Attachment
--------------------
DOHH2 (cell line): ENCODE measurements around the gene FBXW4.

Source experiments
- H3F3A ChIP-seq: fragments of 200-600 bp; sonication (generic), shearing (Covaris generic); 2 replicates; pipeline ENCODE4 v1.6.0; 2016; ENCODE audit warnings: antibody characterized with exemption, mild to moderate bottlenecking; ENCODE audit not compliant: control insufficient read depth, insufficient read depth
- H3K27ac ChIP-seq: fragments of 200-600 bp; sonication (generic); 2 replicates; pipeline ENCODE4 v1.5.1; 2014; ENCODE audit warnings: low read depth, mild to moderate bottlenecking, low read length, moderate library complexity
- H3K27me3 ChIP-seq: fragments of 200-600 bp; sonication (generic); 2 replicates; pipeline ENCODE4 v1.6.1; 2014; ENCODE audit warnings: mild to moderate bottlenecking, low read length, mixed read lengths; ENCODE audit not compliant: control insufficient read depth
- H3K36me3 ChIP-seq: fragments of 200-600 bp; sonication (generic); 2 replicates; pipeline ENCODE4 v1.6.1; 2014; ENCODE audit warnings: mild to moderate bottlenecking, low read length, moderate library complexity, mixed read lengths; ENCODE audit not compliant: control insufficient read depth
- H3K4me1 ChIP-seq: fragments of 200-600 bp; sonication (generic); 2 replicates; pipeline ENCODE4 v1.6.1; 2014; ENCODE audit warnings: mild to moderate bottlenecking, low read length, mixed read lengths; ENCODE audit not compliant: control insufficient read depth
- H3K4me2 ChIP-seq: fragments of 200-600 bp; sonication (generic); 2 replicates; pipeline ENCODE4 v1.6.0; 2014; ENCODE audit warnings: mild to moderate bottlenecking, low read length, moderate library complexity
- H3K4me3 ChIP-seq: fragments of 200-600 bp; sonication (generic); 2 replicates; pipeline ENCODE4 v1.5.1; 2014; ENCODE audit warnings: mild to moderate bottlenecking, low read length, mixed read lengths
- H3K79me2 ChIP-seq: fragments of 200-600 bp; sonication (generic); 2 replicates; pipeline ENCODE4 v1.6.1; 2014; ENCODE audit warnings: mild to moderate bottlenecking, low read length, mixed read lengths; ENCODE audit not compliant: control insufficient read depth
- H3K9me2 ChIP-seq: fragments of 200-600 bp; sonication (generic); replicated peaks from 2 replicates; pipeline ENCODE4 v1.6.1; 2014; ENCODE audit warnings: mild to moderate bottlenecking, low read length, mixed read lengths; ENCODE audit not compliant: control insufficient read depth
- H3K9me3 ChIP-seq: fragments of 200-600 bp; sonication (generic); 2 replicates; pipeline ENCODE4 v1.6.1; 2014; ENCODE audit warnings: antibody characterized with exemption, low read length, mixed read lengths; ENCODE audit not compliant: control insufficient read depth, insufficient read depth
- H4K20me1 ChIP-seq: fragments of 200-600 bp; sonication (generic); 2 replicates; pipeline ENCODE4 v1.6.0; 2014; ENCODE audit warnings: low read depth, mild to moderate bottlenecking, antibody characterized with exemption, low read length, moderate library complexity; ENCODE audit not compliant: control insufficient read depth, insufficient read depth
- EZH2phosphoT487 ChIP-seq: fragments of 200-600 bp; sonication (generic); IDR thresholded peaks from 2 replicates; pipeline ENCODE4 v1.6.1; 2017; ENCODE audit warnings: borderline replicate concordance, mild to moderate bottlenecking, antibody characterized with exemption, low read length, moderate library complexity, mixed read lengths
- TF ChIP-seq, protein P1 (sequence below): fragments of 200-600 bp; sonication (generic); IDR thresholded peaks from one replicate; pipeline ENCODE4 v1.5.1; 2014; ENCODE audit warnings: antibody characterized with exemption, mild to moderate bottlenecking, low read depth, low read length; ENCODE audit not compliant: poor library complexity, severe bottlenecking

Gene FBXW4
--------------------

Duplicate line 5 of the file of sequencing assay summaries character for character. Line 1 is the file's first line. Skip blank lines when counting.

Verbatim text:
- H3K27me3 ChIP-seq: fragments of 200-600 bp; sonication (generic); 2 replicates; pipeline ENCODE4 v1.6.1; 2014; ENCODE audit warnings: mild to moderate bottlenecking, low read length, mixed read lengths; ENCODE audit not compliant: control insufficient read depth